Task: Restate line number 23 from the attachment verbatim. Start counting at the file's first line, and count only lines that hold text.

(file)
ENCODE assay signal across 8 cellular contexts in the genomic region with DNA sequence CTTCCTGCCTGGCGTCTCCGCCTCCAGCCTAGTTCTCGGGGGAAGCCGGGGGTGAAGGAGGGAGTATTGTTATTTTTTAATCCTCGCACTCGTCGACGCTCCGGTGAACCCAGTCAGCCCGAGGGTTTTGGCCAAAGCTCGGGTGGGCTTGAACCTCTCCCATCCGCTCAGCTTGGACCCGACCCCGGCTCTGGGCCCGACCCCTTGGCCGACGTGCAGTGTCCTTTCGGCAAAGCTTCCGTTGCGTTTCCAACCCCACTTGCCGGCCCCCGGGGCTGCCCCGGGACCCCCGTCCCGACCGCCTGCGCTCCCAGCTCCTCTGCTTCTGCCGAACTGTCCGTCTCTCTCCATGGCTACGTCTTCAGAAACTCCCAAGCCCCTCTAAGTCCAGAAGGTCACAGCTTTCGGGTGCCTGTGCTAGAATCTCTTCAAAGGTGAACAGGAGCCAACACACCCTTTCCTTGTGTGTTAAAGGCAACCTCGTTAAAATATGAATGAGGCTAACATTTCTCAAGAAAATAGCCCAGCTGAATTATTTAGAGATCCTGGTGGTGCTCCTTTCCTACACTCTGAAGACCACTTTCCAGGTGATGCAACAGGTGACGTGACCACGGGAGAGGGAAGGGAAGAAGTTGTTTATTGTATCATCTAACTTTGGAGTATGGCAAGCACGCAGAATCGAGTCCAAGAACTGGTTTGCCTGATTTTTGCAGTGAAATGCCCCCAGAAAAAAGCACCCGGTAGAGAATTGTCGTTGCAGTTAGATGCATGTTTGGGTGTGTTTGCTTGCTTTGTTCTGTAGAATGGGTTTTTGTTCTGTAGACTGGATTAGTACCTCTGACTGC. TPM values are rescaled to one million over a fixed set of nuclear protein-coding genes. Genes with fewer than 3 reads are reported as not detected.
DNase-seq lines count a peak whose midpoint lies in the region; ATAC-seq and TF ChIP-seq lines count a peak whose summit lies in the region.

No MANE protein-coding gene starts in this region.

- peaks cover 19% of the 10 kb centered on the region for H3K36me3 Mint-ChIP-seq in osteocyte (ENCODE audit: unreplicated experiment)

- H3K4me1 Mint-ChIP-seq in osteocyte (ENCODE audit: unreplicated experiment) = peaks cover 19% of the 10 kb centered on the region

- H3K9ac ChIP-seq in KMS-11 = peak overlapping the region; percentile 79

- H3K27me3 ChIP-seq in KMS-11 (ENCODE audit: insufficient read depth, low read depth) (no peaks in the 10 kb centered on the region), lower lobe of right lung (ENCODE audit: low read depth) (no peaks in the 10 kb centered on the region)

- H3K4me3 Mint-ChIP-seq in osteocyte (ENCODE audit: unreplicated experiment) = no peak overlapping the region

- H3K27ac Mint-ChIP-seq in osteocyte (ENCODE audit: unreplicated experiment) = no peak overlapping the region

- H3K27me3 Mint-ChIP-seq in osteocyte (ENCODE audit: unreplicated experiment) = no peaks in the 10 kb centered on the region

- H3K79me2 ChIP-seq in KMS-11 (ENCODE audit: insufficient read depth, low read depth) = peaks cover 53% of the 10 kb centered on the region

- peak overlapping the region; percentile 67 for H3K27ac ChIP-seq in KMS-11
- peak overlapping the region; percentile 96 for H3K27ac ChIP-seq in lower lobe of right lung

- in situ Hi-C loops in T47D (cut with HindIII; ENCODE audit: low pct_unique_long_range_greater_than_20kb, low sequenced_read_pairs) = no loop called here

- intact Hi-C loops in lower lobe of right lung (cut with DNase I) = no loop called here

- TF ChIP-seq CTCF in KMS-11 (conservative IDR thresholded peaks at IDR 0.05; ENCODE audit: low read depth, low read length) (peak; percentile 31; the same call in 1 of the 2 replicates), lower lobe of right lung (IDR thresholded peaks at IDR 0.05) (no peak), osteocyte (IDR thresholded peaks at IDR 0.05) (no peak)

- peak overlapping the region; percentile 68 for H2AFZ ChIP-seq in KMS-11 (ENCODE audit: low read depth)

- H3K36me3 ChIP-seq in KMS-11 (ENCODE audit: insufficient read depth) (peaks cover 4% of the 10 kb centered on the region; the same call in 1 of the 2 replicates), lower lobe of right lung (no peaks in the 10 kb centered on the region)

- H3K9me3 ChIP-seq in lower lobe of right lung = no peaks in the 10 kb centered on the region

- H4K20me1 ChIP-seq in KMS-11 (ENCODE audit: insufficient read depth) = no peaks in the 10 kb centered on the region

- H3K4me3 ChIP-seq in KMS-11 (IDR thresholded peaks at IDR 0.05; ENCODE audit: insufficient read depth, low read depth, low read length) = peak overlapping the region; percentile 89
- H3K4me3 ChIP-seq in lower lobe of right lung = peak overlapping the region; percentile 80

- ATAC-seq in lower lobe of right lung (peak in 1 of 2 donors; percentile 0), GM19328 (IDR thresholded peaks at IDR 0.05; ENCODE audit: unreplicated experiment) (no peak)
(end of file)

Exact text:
- ATAC-seq in lower lobe of right lung (peak in 1 of 2 donors; percentile 0), GM19328 (IDR thresholded peaks at IDR 0.05; ENCODE audit: unreplicated experiment) (no peak)